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Has 2015 Been A Bit Of A "Draft/Develop Renaissance"?

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Aaron Doster-USA TODAY Sports

As the stage closes in from 10 featured acts to 8 to 4 to 2, no doubt key acquisitions have played a significant role. Ex-A's no less: Ben Zobrist and Yoenis Cespedes have been difference-makers for their respective World Series teams, both down the stretch and in the postseason.

Overall, though, 2015 feels like a year in which high draft picks, homegrown talent, and a consistent core, has been a pattern throughout the playoffs. Store bought teams like the Yankees sniffed the postseason but wound up playing the part of the fire hydrant and not the dog. Or like the Red Sox they sat home. The Dodgers did make it to the NLDS but then fell flat. Meanwhile...

No doubt Cespedes energized the Mets' second half run, having had a good season in Detroit but having a tremendous two months for New York. But what has allowed the Mets to stampede over favored teams and represent the National League in the World Series? Their rotation (Jacob DeGrom, Noah Syndergaard, Matt Harvey, Steven Matz) and Daniel Murphy, along with Lucas Duda and the 9th -- and often 8th -- inning dominance of Jeurys Familia.

The Royals are a product of extremely high draft picks they held onto through thick and thin. We won't even focus on Luke Hochevar, who is a bit buried as the Royals' 4th righty out of the bullpen, though he was a #1 overall pick. Eric Hosmer (#3 overall pick) and Mike Moustakas (#2 overall pick) wobbled at times in their early career, but KC stuck with both and are reaping the benefits. Alex Gordon (#2 overall pick) struggled at 3B but found a home as a stellar left fielder. Other Royals' signees who play key roles on the team include Salvador Perez and Kelvin Herrera.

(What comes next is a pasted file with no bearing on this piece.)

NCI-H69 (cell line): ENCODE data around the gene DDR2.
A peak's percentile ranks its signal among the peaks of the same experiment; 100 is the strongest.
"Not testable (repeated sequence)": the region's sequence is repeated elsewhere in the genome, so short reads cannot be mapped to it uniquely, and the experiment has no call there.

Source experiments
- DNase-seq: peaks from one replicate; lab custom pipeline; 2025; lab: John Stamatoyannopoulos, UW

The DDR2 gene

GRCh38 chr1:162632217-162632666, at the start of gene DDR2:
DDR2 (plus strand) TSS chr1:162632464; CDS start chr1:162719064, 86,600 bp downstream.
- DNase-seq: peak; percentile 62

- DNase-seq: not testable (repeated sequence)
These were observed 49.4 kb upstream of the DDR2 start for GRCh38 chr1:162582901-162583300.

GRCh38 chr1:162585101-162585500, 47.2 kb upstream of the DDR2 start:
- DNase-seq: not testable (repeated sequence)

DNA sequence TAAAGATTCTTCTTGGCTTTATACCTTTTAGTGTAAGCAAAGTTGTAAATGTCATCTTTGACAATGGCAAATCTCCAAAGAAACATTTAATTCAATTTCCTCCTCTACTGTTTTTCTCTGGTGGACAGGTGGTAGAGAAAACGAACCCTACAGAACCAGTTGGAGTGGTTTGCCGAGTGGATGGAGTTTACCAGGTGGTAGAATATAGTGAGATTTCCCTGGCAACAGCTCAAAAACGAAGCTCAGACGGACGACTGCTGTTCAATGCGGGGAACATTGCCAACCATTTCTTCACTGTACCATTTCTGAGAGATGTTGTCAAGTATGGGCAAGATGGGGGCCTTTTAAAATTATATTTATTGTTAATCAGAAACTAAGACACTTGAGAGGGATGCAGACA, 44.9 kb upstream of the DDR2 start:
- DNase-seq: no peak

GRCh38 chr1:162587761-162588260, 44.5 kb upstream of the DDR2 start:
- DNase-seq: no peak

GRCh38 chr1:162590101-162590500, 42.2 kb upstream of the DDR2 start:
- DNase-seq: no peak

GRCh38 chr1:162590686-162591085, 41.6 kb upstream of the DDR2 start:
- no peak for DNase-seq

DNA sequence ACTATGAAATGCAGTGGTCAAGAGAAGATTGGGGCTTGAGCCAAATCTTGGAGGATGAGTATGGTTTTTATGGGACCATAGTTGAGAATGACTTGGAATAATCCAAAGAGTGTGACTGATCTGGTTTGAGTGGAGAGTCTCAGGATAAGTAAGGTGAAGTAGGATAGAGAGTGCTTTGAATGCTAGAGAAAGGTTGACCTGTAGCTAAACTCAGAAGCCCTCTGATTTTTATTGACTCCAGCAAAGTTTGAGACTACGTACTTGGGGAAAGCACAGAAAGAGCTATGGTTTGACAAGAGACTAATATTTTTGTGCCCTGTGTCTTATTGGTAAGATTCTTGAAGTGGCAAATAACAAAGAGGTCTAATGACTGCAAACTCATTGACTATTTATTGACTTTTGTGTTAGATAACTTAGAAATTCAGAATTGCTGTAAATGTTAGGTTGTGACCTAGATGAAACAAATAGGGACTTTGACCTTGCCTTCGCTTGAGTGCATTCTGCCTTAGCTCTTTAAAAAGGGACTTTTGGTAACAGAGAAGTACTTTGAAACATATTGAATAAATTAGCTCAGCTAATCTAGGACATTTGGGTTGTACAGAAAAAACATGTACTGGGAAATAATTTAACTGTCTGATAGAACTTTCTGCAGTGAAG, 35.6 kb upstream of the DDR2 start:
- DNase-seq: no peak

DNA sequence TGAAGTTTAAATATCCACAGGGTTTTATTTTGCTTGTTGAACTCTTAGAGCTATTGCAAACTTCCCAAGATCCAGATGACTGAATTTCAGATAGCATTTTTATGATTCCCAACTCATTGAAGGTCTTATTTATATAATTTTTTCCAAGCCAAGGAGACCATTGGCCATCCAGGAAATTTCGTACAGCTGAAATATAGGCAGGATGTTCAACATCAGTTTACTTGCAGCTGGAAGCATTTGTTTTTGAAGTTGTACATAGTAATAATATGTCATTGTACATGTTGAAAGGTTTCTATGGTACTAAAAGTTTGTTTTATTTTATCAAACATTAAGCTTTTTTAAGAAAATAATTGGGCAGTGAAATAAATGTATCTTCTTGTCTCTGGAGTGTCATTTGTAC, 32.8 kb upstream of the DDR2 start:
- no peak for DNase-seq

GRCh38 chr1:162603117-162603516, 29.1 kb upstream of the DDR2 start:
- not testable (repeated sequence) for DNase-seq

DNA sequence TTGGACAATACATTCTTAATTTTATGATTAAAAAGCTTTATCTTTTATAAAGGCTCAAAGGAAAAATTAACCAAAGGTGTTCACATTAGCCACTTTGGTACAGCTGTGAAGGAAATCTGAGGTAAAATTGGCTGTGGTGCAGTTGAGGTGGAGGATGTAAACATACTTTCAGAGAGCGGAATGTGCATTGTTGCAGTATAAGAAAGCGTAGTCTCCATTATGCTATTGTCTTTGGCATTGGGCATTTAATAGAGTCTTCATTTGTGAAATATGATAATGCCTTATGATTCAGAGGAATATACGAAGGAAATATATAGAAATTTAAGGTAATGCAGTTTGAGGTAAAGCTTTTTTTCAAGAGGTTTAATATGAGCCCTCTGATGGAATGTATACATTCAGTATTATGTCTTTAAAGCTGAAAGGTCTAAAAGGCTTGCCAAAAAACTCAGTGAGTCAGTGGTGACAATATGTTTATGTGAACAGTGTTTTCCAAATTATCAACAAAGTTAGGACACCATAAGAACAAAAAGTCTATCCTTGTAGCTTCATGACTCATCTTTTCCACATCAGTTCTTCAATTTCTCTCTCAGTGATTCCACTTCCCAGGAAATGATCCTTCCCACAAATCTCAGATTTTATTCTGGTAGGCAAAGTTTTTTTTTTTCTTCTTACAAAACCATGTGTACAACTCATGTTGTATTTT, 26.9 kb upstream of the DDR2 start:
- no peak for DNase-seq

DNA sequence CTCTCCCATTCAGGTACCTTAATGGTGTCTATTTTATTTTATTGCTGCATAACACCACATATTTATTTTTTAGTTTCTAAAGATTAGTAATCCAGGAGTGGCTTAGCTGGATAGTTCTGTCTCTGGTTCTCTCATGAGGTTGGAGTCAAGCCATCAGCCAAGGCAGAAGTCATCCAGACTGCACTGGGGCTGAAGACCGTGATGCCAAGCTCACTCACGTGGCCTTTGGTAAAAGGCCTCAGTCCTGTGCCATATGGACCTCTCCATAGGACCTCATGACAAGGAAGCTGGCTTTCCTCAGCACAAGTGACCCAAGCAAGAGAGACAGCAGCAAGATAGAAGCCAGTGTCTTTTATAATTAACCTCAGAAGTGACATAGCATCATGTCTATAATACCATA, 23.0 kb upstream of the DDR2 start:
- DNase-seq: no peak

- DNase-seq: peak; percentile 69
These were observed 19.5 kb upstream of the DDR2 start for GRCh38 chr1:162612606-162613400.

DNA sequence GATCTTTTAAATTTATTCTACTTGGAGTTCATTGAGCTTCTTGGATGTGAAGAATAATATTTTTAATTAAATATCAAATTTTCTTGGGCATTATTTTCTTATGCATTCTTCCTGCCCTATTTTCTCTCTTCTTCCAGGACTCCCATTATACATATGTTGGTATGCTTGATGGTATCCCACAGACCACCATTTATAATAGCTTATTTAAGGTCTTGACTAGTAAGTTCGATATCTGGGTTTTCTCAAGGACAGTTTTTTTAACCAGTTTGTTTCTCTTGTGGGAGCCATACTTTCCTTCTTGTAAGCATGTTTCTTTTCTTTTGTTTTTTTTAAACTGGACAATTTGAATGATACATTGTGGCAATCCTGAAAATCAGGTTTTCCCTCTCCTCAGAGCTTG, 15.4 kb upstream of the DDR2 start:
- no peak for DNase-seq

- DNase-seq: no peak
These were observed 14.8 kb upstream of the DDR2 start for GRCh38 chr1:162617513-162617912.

No the Royals did not draft either Alcides Escobar nor Lorenzo Cain, but they acquired both from Milwaukee at age 24 and both have been staples for the Royals for so long now that's it's hard to remember they were once someone else's. This team has grown up together through its prime years.

The Astros, of course, enjoyed the highest of draft picks for enduring 100-loss seasons like they were going out of style. It paid off with the rise of George Springer and Carlos Correa joining Jose Altuve to help propel the Astros into the Division Series where they came within 6 outs of a date with the Blue Jays in the ALCS.

The Cubs, too, rode drafted talent and acquired-before-they-were-successful talent to the Division Series, notably Kyle Schwarber, Jorge Soler, Starlin Castro, Javier Baez, Addison Russell, and Jake Arietta. As deep and exciting as the Cubs' farm system is, though, of all the teams they perhaps borrowed the most veteran talent from elsewhere, as Jon Lester, Dexter Fowler, Anthony Rizzo, Austin Jackson, Travis Wood and Trevor Cahill all made their name outside of Chicago before joining the Cubbie Blue.

I'm not outlining this as a surefire blueprint for the A's, or any other team, to follow to glory -- these trends can be transient and even illusory to those who seek patterns where sometimes only randomness exists. Sometimes it's not a Jackson Pollack masterpiece so much as "Dang it I spilled paint all over the garage but huh, maybe I can sell this..."

It is, however, notable how much good young talent there is in baseball right now, how much of it has grown up together to help teams get deep into the postseason, how important it can be to hit on your top draft picks and to bring in -- and hang onto -- talent that is around the "breakout" age of 24. From the whispers around the A's front office, it appears the A's are leaning towards embracing this model for the coming years, and based on what we've seen so far in October it would be hard to blame them.